Further down the order was Kevin Strijbos in tenth, but all is not well for the Belgian. The effects of his back and elbow injuries are still lingering and now an infected arm is giving him trouble. “I have had some bad luck [over] the last few weeks actually,” he said. “First my elbow, then my back in Portugal. Last week I had a crash and lost skin off my arm. Nothing bad, but it got infected. It is quite big and red – I have to take antibiotics in the morning.” Strijbos must rediscover the form that led him to Grand Prix wins in 2005 and 2007 to stay relevant in silly-season discussions.
Evgeny Bobryshev was deserving of a position inside of the top ten, but a fall and gaggle of errors that occurred as a result of him struggling to get comfortable aboard his CRF450RW restricted him to sixteenth. There are positives to take from the day, however, as he showed good speed early on and appears to have escaped the effects of that collarbone injury. “I want to just forget about this race,” he said in a press release. “I will have a meeting with the team tonight to work on a new setting for tomorrow.”
The incident that Evgeny Bobryshev encountered enabled Max Anstie to claim one more position and secure the fourteenth pick of the gate for tomorrow. A stumble in the first turn cost Anstie dearly, as he started the race down in thirty-fifth, but he made progress throughout and secured a respectable pick for tomorrow. The start will be crucial, as many riders are showing the type of speed that makes them deserving of a spot on the box, as shown by the table of fastest lap times below.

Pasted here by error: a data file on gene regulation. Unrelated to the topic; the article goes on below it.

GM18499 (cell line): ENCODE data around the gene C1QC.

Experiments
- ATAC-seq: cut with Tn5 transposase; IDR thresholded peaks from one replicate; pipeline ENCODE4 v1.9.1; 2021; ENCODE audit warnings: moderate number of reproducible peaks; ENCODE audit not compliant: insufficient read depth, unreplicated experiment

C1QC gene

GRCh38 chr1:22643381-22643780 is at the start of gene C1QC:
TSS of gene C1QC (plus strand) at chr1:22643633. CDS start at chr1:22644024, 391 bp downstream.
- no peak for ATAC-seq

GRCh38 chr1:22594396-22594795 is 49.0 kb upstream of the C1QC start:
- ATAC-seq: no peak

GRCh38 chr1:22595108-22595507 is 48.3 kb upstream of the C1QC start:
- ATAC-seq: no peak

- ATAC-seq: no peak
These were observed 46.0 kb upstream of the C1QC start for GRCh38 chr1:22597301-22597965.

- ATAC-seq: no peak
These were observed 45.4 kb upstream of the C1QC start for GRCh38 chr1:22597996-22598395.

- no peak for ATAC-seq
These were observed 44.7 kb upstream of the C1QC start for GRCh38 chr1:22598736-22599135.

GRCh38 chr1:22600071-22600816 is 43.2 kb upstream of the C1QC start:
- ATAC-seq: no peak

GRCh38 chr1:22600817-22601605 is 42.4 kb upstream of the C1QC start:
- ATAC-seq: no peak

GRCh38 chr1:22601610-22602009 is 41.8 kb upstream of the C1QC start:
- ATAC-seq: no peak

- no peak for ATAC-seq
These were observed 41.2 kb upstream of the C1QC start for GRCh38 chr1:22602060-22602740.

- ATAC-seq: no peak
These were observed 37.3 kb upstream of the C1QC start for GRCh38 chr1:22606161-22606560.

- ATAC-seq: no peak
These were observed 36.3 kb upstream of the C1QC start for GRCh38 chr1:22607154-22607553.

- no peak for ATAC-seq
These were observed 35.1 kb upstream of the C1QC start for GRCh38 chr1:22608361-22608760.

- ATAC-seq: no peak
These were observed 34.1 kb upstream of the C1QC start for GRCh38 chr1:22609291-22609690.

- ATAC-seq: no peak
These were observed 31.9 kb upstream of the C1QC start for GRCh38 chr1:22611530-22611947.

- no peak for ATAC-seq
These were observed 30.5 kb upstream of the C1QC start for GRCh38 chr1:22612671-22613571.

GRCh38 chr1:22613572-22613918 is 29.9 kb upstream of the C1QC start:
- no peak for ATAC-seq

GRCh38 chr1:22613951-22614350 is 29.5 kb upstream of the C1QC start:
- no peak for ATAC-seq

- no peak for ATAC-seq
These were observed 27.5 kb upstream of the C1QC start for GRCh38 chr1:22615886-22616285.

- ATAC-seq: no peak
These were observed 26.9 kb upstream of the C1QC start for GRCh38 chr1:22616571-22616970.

The MX2 qualifying heat was fairly mundane, in comparison, as Pauls Jonass rode to yet another convincing win. “I came here feeling really good,” he stated in the post-race press conference. “Last year I had a big crash here, but overall I enjoy this track and like riding here. I have felt good since the beginning of the day. In the qualifying race I had a good start and led the whole race. My feeling was good, so I could just ride my own lines and play around in some spots.”
It is likely that Jonass will extend his championship lead further tomorrow, as Jeremy Seewer will have the twenty-first gate pick. ‘91’ had a terrible start and was then hit in the mouth by a rock, which also compromised his vision, so he was in a considerable amount of discomfort. An additional crash pushed him outside of the top thirty, so salvaging the position that he did was certainly respectable.
Bas Vaessen proved that it is possible to turn a poor gate pick into a good start, which must lift the mood beneath the Suzuki World MXGP awning. ‘98’ was thirtieth in time practice following a dismal time, so opted to gamble and position himself on the outside in the qualifying heat. A good jump was secured and, rather than try to cut across his competitors, he shot straight to the berm and railed around the outside to exit turn one in third. It’ll be most interesting to see if Seewer follows that strategy tomorrow.
Words: Lewis Phillips | Lead Image: Sean Ogden